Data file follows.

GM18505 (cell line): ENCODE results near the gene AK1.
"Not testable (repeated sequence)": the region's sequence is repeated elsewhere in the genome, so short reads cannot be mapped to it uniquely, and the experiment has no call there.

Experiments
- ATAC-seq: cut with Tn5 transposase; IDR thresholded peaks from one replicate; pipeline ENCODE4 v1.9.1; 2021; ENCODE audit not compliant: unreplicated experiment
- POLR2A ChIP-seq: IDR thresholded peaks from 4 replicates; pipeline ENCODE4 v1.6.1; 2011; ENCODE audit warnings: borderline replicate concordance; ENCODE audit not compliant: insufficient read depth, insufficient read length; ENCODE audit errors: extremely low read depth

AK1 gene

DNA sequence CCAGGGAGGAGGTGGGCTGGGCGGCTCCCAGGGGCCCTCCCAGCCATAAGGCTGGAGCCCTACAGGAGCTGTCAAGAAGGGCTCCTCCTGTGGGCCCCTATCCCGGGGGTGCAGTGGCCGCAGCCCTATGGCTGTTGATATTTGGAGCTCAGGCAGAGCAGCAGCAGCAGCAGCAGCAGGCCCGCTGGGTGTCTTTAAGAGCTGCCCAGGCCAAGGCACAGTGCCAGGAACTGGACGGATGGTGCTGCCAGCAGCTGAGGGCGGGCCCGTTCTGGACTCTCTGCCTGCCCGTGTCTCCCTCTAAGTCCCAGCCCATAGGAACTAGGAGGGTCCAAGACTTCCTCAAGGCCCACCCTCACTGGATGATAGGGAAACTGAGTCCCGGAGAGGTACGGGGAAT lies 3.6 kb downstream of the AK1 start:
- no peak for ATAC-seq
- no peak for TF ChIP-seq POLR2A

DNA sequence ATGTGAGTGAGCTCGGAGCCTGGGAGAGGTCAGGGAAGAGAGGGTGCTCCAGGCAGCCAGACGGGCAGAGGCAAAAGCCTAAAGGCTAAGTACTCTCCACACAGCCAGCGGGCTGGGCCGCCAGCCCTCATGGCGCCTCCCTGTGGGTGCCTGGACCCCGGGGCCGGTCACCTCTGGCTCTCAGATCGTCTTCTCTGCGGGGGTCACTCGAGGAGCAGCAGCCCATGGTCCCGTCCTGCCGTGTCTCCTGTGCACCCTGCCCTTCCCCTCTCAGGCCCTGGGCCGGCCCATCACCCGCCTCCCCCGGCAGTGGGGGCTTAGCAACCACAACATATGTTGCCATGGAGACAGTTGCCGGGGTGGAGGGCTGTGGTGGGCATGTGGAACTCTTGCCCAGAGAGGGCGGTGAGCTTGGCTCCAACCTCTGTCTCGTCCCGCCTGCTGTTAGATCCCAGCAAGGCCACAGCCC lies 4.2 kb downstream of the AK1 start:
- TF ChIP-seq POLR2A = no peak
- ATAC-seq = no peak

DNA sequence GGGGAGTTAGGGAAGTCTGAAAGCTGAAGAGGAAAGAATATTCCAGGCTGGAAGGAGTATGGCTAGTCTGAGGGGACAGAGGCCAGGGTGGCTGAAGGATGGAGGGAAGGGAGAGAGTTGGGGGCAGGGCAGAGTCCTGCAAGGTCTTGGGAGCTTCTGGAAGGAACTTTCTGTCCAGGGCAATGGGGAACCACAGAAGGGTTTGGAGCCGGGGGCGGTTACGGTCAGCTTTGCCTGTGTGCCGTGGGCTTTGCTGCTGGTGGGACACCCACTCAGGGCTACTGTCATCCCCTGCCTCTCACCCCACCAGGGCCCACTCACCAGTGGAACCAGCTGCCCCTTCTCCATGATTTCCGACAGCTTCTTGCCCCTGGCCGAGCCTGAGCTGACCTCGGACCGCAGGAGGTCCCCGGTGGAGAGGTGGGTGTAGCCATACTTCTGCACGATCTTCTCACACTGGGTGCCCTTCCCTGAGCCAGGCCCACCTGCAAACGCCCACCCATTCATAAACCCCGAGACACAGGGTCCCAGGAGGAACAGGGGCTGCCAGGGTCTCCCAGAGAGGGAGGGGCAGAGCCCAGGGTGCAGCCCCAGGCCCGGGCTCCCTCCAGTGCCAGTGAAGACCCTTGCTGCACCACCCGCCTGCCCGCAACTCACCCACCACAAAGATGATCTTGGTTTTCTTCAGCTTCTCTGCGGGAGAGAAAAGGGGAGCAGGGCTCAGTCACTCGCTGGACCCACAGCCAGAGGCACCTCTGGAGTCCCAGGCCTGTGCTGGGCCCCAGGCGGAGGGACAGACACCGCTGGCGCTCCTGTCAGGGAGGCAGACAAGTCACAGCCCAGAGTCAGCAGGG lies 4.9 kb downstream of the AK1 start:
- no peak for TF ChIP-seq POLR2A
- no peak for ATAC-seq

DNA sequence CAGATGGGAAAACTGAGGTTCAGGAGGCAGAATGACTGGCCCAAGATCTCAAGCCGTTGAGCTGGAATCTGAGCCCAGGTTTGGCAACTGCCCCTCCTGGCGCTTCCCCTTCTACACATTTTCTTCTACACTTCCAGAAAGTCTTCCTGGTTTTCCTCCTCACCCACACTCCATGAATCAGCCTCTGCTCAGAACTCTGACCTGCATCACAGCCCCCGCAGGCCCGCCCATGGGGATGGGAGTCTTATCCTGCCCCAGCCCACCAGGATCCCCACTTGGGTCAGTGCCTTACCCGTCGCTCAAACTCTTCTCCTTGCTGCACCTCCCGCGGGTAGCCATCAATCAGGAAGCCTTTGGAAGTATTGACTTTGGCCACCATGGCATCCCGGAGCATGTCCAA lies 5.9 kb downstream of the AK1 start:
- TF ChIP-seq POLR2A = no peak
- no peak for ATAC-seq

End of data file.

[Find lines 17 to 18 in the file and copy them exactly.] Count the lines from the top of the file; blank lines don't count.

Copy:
- TF ChIP-seq POLR2A = no peak
- no peak for ATAC-seq